One of the most important parts of the writing process is editing. It doesn’t matter how good your writing skills are, no one can write a perfect first draft. Great editing ensures great writing.
There are generally two types of ‘editing’ – copyediting and proofreading. They are both important, but not all written work requires the more fulsome editing process. Sometimes proofreading is enough.
Editing (or copyediting)
A copy editor is your partner in publication. In this role, I will make sure your writing is telling the ‘story’ in the best way possible by focussing on both the small details and the big picture. This includes:
- checking and correcting grammar, spelling, syntax and punctuation;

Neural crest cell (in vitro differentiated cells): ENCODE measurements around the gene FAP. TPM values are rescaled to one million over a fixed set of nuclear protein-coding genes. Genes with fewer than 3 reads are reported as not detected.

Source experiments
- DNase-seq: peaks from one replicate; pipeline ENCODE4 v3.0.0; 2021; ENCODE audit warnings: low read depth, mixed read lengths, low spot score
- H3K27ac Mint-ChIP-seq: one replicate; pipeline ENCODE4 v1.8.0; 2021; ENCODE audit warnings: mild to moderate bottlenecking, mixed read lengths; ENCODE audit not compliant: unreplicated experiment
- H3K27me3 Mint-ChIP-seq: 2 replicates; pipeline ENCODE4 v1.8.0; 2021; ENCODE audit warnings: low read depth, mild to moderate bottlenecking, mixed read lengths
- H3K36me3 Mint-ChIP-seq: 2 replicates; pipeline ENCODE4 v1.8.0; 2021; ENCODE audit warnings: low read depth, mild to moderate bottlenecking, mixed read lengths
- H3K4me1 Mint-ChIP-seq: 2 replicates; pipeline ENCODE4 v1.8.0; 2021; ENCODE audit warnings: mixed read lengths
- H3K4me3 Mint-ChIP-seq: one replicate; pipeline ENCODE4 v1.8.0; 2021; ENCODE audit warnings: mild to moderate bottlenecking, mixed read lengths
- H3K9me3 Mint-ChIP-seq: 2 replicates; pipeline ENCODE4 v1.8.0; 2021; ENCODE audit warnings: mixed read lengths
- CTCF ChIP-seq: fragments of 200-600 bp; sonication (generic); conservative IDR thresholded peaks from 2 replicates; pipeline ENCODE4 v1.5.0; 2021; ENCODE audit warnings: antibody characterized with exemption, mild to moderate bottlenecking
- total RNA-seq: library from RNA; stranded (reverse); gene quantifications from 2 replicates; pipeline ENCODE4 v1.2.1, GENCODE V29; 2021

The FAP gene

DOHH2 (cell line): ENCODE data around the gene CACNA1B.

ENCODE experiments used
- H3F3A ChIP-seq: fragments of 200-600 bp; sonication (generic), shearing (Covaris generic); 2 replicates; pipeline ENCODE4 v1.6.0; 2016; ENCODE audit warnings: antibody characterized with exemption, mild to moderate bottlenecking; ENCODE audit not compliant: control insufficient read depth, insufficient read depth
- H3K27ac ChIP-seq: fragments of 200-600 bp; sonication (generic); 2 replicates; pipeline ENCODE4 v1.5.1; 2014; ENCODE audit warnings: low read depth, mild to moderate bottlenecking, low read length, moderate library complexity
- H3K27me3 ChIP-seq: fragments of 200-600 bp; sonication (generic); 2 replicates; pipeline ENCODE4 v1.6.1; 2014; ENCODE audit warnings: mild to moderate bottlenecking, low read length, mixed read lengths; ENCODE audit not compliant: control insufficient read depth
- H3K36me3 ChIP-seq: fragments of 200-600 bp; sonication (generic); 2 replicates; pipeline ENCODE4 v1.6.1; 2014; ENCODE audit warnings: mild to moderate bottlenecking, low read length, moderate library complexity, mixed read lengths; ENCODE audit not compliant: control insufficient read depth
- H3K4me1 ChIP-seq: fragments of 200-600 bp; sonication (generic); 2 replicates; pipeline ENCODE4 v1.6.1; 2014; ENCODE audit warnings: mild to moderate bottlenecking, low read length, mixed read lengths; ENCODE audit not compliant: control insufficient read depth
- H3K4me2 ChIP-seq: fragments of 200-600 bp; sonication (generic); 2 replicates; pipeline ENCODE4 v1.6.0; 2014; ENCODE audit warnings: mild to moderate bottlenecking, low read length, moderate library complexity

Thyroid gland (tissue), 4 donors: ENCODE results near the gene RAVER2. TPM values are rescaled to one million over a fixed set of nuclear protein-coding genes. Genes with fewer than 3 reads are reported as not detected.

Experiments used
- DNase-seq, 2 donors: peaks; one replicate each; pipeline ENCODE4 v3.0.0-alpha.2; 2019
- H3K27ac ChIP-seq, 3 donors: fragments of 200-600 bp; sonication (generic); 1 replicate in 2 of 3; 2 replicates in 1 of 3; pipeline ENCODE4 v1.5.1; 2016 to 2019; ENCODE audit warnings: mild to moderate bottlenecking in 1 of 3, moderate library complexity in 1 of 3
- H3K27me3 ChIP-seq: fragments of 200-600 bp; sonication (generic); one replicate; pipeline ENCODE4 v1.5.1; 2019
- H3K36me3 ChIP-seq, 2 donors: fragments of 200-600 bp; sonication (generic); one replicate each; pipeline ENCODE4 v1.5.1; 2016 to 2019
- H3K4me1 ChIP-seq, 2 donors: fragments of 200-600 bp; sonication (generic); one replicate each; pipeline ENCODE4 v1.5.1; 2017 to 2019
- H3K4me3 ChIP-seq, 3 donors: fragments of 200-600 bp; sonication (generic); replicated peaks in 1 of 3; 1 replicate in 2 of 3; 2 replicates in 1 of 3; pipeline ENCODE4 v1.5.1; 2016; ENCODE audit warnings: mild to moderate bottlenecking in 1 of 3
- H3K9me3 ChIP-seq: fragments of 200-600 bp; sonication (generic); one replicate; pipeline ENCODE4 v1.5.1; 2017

- analysing word usage and sentence structure;
- checking for technical consistency in all aspects of the document (including spelling, capitalisation, numerals, hyphenation, pagination etc.);
- checking for continuity errors;
- performing a facts check where necessary; and
- ensuring the ‘story’ is consistent, cohesive, correct and complete.
Proofreading generally happens after a piece of writing has undergone a full copyedit and is in its ‘final’ form. This is a quality assurance measure, more than anything else. While it does include light editing, a proofread is not a full edit. Here is what it does include:
- checking for consistency;
- checking cross-references if any;
- checking and correcting punctuation and spelling;
- checking and correcting capitalisation;
- looking for typos; and
- checking final version formatting.
Contact Kristen here.